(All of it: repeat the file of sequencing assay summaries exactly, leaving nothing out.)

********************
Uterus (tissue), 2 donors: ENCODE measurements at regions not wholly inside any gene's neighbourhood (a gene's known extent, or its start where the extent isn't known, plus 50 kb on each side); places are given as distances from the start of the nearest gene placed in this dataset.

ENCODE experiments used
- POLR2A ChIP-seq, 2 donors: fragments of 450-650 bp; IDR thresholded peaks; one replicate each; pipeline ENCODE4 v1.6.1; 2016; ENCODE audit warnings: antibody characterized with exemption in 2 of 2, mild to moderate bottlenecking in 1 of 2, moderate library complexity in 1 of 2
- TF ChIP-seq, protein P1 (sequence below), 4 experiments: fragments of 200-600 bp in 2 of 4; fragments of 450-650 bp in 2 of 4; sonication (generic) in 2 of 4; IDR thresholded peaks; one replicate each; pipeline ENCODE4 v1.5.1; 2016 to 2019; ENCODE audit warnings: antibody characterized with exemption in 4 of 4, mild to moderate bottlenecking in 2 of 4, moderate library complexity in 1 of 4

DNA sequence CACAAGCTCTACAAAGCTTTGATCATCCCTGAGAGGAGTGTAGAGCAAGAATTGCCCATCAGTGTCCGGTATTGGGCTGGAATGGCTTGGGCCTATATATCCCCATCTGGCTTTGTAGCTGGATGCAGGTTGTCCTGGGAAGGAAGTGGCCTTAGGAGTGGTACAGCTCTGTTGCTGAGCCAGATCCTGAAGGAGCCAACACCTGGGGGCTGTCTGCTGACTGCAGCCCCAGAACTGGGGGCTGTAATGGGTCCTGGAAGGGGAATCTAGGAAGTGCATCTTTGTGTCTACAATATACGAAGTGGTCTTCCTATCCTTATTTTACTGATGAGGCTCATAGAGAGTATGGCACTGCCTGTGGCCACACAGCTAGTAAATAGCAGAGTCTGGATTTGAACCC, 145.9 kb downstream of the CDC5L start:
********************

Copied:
Uterus (tissue), 2 donors: ENCODE measurements at regions not wholly inside any gene's neighbourhood (a gene's known extent, or its start where the extent isn't known, plus 50 kb on each side); places are given as distances from the start of the nearest gene placed in this dataset.

ENCODE experiments used
- POLR2A ChIP-seq, 2 donors: fragments of 450-650 bp; IDR thresholded peaks; one replicate each; pipeline ENCODE4 v1.6.1; 2016; ENCODE audit warnings: antibody characterized with exemption in 2 of 2, mild to moderate bottlenecking in 1 of 2, moderate library complexity in 1 of 2
- TF ChIP-seq, protein P1 (sequence below), 4 experiments: fragments of 200-600 bp in 2 of 4; fragments of 450-650 bp in 2 of 4; sonication (generic) in 2 of 4; IDR thresholded peaks; one replicate each; pipeline ENCODE4 v1.5.1; 2016 to 2019; ENCODE audit warnings: antibody characterized with exemption in 4 of 4, mild to moderate bottlenecking in 2 of 4, moderate library complexity in 1 of 4

DNA sequence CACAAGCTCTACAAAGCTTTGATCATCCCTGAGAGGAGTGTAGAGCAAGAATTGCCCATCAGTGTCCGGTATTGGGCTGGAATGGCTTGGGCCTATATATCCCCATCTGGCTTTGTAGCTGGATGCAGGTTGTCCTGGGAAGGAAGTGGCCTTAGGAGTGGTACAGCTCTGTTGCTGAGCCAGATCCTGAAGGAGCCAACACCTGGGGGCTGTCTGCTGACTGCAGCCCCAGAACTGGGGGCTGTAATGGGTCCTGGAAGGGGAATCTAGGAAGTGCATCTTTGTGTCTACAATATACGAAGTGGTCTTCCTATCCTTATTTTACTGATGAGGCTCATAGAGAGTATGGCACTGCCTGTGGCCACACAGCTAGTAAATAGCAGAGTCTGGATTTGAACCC, 145.9 kb downstream of the CDC5L start: